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FBI to Stanford Investors: Call Us


DES MOINES, Iowa (AP) — If you had money invested with Texas billionaire R. Allen Stanford's company, Stanford Financial Group, or any of its affiliates in recent years, the FBI wants to talk to you.

In a statement released Monday, the agency said investors may be victims of a multi-billion dollar fraud, and encourages those to submit their names, addresses, phone numbers and e-mail addresses to the FBI.

Investigators are seeking information on amounts invested and losses with Stanford Financial Group or its affiliated companies including Stanford Capital Management, the Stanford Group Co., the Stanford International Bank, the Stanford Trust Co., and the Bank of Antigua.

In addition, agents want to know if investments or losses can be verified with financial statements or about any additional information that may be helpful to their investigation.

The Stanford Financial Group, which provided wealth management services to customers in about 140 countries, is under investigation by both the FBI and the Securities and Exchange Commission, which has accused Stanford and his finance chief James M. Davis of conducting a "massive Ponzi scheme" through companies they controlled, including Antigua-based Stanford International Bank.

Stanford and Davis misappropriated billions of dollars of investors' money and falsifed the bank's financial statements to conceal the fraud, the agency said in an amended civil complaint filed in federal court last month in Dallas.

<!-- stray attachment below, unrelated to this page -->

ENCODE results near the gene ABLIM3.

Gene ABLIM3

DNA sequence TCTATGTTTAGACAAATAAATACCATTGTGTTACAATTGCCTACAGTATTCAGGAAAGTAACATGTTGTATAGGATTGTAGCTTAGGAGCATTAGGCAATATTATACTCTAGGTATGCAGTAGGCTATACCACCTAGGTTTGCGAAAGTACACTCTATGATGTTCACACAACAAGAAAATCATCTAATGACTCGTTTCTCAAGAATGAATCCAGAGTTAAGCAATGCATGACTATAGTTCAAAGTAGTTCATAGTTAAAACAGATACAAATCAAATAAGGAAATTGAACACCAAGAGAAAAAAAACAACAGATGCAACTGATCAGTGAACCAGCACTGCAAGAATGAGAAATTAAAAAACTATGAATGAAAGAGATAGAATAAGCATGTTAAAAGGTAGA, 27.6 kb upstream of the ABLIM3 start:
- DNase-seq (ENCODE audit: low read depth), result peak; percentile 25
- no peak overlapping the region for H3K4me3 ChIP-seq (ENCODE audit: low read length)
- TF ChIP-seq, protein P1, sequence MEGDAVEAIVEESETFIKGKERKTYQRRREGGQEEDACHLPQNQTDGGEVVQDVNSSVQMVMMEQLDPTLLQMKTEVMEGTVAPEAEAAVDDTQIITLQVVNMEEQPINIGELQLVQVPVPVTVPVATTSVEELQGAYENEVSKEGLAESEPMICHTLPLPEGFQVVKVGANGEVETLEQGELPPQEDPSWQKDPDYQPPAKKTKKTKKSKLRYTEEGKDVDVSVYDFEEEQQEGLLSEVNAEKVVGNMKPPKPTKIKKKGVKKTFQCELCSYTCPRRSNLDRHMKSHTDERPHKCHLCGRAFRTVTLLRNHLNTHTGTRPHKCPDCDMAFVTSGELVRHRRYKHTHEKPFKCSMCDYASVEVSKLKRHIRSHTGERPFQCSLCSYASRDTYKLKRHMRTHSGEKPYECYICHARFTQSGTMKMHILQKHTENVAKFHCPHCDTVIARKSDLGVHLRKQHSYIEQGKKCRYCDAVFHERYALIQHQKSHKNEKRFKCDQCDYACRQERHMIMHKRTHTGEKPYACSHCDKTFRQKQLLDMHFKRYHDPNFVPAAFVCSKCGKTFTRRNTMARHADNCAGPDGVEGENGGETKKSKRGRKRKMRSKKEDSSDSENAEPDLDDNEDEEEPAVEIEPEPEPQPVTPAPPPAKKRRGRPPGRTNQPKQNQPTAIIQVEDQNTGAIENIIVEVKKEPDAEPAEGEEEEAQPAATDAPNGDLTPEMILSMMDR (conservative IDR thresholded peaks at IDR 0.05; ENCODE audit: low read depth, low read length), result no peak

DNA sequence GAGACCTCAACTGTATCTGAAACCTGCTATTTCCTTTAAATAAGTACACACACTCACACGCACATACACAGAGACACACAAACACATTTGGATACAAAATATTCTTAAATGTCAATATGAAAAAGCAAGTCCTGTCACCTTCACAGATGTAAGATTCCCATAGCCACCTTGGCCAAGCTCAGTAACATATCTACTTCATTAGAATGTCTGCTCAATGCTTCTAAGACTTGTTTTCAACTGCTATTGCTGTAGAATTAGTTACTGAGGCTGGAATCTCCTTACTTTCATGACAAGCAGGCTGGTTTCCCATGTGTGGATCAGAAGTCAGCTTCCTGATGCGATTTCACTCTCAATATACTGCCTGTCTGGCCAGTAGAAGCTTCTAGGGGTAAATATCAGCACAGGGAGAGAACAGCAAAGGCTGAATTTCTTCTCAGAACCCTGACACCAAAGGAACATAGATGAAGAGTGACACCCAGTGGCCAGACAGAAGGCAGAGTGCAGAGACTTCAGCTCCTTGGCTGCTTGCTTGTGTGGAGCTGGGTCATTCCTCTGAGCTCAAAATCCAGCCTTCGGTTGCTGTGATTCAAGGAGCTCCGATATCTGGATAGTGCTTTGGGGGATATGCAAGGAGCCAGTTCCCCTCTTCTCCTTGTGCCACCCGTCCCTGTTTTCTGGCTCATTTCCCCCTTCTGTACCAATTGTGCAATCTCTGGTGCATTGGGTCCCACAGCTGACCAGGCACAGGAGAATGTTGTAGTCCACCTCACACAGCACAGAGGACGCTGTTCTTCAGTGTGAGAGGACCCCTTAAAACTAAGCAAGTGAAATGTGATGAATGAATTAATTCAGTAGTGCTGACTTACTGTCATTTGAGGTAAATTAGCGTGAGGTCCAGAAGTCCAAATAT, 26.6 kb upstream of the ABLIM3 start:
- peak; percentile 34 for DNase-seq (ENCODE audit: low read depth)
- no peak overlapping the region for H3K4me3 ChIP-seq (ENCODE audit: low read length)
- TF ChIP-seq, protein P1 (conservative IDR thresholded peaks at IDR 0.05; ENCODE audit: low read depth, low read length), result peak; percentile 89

The SEC on Feb. 17 brought civil charges against Stanford, Davis and Laura Pendergest-Holt, the chief investment officer for the company, alleging an $8 billion investment fraud in which investors were lied to about the safety of investments sold by the bank as certificates of deposit and promised unrealistically high rates of return.

An attorney representing Stanford has said his client denies the allegations made by the SEC.

FBI agents served Stanford with legal papers last month and he was ordered to surrender his passport, but he has not been charged with a crime.

The FBI set up an email address to gather investors' information at stanford.group@ic.fbi.gov and a Web site to gather tips at https://tips.fbi.gov

It also has a victim assistance line at (713) 693-5299 and an address to mail documents: FBI Victim Assistance Program, Post Office Box 924427, Houston, TX 77292-4427.

"The FBI understands the devastating financial, emotional, and physical impact that fraud can have in the lives of individuals and families," said Kathryn Turman, the director of the office for victim assistance, in a statement. "Even when we cannot restore lost funds we can usually provide help, hope, and support as we also work to bring justice to the perpetrators who are suspected of inflicting the damage."

The agency lists several resources on its Web site — http://www.fbi.gov/page2/march09/stanford_030909.html — including fraud victim information, an IRS taxpayer advocate resource and a suicide hotline number.

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